With his rejection of straight lines and symetrical ground plans, Antoni Gaudí opened a new chapter in the architectural history of Barcelona. With their strong colors and glittering facades, it is his highly imaginative designs that still characterize this Spanish port.
Fairytale Castles in the Heart of the City
The son of a coppersmith, Gaudí began his architectural career on a not exactly promising note: he left university with the lowest possible grade, a “pass.” However, private clients above all had confidence in his skill-to such an extent that this unconventional architect was soon inundated with commisions.His sources of inspiration were unusual: he was passion-ate about both medieval Gothic and Moorish architecture, to which he alluded when building the Casa Vicens. This home of a brickyard owner fascinates above all by its wealth of contrasts: little turrets on the roof are reminiscent of the minarets of mosques, and patterns of colorfully glazed tiles cover the entire facade.
The young architect soon found his most important client in the industrialist Eusebi Guell, for whom he first built a palatial residence, adorning its roof with a whole forest of fantastic chimneys. But Guell had greater things in mind; he dreamt of a garden city, whose houses on a steep cliff were to offer a view of the Mediterranean. While Güell’s plan did not find widespread acceptance and only two residential buildings were finally executed, Gaudi tackled his part of the work and transformed a 20-hectare area in the north of Barcelona into a walk-in sculpture. Between pine and palm trees, mosaics of glass and ceramics sparkle on the steps, benches, and houses of Park Güell.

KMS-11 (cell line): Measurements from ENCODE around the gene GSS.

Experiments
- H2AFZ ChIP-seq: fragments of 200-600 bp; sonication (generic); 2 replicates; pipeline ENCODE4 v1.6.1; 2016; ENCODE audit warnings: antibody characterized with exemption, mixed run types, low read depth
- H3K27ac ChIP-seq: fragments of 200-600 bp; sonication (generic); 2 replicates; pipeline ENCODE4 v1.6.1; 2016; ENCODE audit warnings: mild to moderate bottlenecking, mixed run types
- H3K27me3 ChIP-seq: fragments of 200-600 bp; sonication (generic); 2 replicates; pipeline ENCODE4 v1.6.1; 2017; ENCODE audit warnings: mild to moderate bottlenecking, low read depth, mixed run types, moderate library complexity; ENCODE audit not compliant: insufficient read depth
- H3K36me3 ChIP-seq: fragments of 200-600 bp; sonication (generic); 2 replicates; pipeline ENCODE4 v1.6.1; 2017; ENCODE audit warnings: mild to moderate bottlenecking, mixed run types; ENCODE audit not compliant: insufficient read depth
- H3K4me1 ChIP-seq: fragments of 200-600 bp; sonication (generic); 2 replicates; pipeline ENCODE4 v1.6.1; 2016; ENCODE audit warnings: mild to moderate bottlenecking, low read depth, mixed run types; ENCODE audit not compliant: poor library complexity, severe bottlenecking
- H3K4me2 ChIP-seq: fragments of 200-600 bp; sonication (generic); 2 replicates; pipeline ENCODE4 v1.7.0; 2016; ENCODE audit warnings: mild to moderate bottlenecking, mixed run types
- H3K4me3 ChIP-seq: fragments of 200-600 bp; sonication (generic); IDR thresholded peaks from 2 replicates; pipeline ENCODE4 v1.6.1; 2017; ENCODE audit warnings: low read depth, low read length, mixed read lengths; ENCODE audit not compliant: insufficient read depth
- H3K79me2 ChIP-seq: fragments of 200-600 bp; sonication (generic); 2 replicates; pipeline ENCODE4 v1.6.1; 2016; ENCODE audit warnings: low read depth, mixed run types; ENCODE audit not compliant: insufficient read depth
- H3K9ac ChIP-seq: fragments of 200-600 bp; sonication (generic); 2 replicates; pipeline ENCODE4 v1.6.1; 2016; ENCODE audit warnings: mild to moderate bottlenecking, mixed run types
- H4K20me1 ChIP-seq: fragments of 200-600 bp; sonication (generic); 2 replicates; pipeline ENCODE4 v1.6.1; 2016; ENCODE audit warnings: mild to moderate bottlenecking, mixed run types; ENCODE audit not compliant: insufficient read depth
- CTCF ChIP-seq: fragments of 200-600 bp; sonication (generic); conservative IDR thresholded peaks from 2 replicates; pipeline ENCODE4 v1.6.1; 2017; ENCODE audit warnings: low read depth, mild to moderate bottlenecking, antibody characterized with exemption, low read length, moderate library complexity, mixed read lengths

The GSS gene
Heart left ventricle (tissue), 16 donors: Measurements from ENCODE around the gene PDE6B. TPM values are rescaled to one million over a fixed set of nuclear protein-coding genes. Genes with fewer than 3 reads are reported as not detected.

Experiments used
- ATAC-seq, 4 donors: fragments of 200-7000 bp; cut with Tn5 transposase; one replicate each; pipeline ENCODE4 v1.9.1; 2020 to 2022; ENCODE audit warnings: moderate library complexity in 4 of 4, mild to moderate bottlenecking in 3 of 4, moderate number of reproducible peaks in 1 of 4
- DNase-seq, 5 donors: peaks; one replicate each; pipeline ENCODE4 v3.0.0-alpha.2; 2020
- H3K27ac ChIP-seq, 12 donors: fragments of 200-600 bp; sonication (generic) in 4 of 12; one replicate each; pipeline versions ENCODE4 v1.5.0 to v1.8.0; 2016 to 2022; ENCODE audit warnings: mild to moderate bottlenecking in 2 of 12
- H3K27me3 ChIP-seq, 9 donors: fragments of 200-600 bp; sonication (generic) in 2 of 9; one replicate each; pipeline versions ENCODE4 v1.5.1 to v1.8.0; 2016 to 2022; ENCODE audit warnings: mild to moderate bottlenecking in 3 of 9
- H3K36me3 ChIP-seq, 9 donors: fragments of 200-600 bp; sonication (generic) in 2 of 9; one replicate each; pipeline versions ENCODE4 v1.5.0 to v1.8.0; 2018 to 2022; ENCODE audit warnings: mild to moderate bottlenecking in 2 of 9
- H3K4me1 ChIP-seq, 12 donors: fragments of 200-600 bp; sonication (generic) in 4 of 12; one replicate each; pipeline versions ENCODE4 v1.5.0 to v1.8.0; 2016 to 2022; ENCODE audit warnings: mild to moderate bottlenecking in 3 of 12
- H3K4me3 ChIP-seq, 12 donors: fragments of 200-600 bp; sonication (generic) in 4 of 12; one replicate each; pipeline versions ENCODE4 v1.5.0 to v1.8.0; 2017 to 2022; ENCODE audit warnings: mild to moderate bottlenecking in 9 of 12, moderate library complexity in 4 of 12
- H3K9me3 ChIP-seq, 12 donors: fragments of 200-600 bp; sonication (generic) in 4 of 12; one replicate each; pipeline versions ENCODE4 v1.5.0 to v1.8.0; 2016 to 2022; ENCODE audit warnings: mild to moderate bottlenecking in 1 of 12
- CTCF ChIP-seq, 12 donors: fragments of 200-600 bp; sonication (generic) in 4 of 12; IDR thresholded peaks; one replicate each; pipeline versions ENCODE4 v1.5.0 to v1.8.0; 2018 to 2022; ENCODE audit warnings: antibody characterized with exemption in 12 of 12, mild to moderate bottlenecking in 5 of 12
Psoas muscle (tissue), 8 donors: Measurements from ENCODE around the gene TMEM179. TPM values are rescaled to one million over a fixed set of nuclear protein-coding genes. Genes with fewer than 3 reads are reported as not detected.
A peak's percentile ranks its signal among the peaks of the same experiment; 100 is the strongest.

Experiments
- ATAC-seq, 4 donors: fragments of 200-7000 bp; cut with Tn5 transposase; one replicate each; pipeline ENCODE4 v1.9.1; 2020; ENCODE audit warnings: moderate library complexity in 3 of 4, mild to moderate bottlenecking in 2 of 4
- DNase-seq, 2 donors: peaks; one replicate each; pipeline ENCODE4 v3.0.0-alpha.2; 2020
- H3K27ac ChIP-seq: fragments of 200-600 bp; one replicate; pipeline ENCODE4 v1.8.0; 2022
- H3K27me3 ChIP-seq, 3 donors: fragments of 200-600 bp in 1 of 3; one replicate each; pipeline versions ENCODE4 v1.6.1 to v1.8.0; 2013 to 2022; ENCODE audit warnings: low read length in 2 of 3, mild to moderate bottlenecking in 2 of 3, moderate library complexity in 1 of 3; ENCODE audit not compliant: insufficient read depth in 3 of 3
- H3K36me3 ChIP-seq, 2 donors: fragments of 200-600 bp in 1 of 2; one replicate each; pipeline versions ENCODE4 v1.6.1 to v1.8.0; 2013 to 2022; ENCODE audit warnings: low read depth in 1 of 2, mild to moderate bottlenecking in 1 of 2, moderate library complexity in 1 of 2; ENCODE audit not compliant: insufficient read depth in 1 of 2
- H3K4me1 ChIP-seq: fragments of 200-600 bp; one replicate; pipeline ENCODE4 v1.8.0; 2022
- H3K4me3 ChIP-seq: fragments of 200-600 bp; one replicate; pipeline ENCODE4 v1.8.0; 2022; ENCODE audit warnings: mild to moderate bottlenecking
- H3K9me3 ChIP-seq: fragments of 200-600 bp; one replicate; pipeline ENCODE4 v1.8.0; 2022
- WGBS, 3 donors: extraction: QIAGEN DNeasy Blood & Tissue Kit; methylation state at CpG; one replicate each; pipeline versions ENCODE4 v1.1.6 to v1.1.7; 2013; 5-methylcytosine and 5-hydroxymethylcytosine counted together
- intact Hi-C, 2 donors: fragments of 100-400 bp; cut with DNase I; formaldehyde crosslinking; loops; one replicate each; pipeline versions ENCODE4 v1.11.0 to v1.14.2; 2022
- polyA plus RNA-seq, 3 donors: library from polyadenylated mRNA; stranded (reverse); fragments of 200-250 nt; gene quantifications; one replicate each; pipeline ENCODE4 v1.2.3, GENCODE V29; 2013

At Home on the Building Site
“The straight line is the line of Man, the curve is the line of God”—this was Gaudi’s fundamental belief. His masterwork, a church known as the Sagrada Familia, was designed entirely according to this principle. When the 31-year-old took over the construction of this church, a crypt was already being built. Gaudi only briefly followed the existing Gothic forms, however. Soon he had found his model for the basic framework: nature itself. With their “branches,” the pillars and supports look like trees. The Sagrada Família, as a church of atonement, was to be built exclusively from donated funds, which the master builder frequently supplied in person.
Finally he realized that this task allowed him no time for further projects, and in 1914 he decided to devote himself exclusively to the church. The builders’ hut became his new home. But when the architect died in 1926 after a tram accident, this “sermon in stone” was still far from completion. Of the three facades, only the eastern one had been begun, not to speak of the bell towers, the tallest of which was to grow to 170 meters. Even today, Gaudi’s masterpiece primarily presents itself as a building site—although this hardly detracts from its overwhelming impact.
Major Works of Antoni Gaudí
Cooperativa Obrera Mataronense (1878–1882) Mataró
El Capricho (1883–1885) Comillas
Casa Vicens (1883–1888) Barcelona
Sagrada Família (1883–1926) Barcelona
Güell Pavilions (1884–1887) Barcelona
Palau Güell (1886–1890) Barcelona
Colegio de las Teresianas (1888–1889) Barcelona
Episcopal Palace of Astorga (1889–1915) Astorga
Casa Botines (1891–1894) León
Bodegas Güell (1895–1897) Sitges
Casa Calvet (1898–1900) Barcelona
Bellesguard (1900–1909) Barcelona
Parc Güell (1900–1914) Barcelona
Casa Batlló (1904–1906) Barcelona
Artigas Gardens (1905–1906) La Pobla de Lillet
Casa Milà (1906–1910) Barcelona
Church of Colònia Güell (1908–1915) Colònia Güell (Santa Coloma de Cervelló)